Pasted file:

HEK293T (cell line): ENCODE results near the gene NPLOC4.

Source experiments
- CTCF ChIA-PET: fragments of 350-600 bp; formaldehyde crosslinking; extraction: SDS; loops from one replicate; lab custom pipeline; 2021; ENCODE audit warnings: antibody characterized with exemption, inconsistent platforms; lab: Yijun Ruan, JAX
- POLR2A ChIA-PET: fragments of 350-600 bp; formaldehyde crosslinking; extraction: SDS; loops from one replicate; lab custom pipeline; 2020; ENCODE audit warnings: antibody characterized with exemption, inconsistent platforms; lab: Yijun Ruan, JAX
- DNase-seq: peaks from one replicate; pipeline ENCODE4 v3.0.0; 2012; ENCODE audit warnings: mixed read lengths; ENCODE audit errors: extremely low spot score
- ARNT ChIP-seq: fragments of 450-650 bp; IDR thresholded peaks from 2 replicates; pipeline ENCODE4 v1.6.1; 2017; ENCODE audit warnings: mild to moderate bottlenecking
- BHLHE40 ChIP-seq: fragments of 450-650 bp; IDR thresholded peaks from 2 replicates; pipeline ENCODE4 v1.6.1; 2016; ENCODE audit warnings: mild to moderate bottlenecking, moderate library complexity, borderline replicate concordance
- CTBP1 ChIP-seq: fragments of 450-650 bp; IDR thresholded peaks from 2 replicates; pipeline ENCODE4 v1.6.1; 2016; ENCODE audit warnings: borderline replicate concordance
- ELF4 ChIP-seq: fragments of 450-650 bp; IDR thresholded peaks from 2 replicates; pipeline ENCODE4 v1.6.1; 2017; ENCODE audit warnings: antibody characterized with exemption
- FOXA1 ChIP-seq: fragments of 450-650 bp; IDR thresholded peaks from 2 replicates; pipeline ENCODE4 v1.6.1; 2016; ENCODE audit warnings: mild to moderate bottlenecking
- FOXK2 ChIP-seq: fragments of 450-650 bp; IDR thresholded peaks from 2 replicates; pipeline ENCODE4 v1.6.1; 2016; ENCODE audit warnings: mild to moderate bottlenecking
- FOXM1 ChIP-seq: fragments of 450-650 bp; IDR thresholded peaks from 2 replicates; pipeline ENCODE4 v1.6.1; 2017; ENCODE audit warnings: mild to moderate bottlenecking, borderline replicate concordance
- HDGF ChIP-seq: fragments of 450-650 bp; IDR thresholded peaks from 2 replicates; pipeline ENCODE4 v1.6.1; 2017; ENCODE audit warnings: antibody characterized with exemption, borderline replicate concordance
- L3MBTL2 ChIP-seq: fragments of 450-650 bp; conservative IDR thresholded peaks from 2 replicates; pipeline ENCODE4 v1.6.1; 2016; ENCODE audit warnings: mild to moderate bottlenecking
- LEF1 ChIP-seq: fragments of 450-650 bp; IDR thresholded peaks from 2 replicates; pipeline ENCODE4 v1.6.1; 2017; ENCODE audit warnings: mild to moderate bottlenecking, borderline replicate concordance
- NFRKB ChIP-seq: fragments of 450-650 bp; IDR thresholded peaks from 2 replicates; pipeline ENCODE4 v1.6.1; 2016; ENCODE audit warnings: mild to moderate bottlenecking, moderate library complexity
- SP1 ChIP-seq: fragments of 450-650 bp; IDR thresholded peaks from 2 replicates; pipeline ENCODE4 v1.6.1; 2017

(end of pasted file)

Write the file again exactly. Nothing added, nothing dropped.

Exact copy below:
HEK293T (cell line): ENCODE results near the gene NPLOC4.

Source experiments
- CTCF ChIA-PET: fragments of 350-600 bp; formaldehyde crosslinking; extraction: SDS; loops from one replicate; lab custom pipeline; 2021; ENCODE audit warnings: antibody characterized with exemption, inconsistent platforms; lab: Yijun Ruan, JAX
- POLR2A ChIA-PET: fragments of 350-600 bp; formaldehyde crosslinking; extraction: SDS; loops from one replicate; lab custom pipeline; 2020; ENCODE audit warnings: antibody characterized with exemption, inconsistent platforms; lab: Yijun Ruan, JAX
- DNase-seq: peaks from one replicate; pipeline ENCODE4 v3.0.0; 2012; ENCODE audit warnings: mixed read lengths; ENCODE audit errors: extremely low spot score
- ARNT ChIP-seq: fragments of 450-650 bp; IDR thresholded peaks from 2 replicates; pipeline ENCODE4 v1.6.1; 2017; ENCODE audit warnings: mild to moderate bottlenecking
- BHLHE40 ChIP-seq: fragments of 450-650 bp; IDR thresholded peaks from 2 replicates; pipeline ENCODE4 v1.6.1; 2016; ENCODE audit warnings: mild to moderate bottlenecking, moderate library complexity, borderline replicate concordance
- CTBP1 ChIP-seq: fragments of 450-650 bp; IDR thresholded peaks from 2 replicates; pipeline ENCODE4 v1.6.1; 2016; ENCODE audit warnings: borderline replicate concordance
- ELF4 ChIP-seq: fragments of 450-650 bp; IDR thresholded peaks from 2 replicates; pipeline ENCODE4 v1.6.1; 2017; ENCODE audit warnings: antibody characterized with exemption
- FOXA1 ChIP-seq: fragments of 450-650 bp; IDR thresholded peaks from 2 replicates; pipeline ENCODE4 v1.6.1; 2016; ENCODE audit warnings: mild to moderate bottlenecking
- FOXK2 ChIP-seq: fragments of 450-650 bp; IDR thresholded peaks from 2 replicates; pipeline ENCODE4 v1.6.1; 2016; ENCODE audit warnings: mild to moderate bottlenecking
- FOXM1 ChIP-seq: fragments of 450-650 bp; IDR thresholded peaks from 2 replicates; pipeline ENCODE4 v1.6.1; 2017; ENCODE audit warnings: mild to moderate bottlenecking, borderline replicate concordance
- HDGF ChIP-seq: fragments of 450-650 bp; IDR thresholded peaks from 2 replicates; pipeline ENCODE4 v1.6.1; 2017; ENCODE audit warnings: antibody characterized with exemption, borderline replicate concordance
- L3MBTL2 ChIP-seq: fragments of 450-650 bp; conservative IDR thresholded peaks from 2 replicates; pipeline ENCODE4 v1.6.1; 2016; ENCODE audit warnings: mild to moderate bottlenecking
- LEF1 ChIP-seq: fragments of 450-650 bp; IDR thresholded peaks from 2 replicates; pipeline ENCODE4 v1.6.1; 2017; ENCODE audit warnings: mild to moderate bottlenecking, borderline replicate concordance
- NFRKB ChIP-seq: fragments of 450-650 bp; IDR thresholded peaks from 2 replicates; pipeline ENCODE4 v1.6.1; 2016; ENCODE audit warnings: mild to moderate bottlenecking, moderate library complexity
- SP1 ChIP-seq: fragments of 450-650 bp; IDR thresholded peaks from 2 replicates; pipeline ENCODE4 v1.6.1; 2017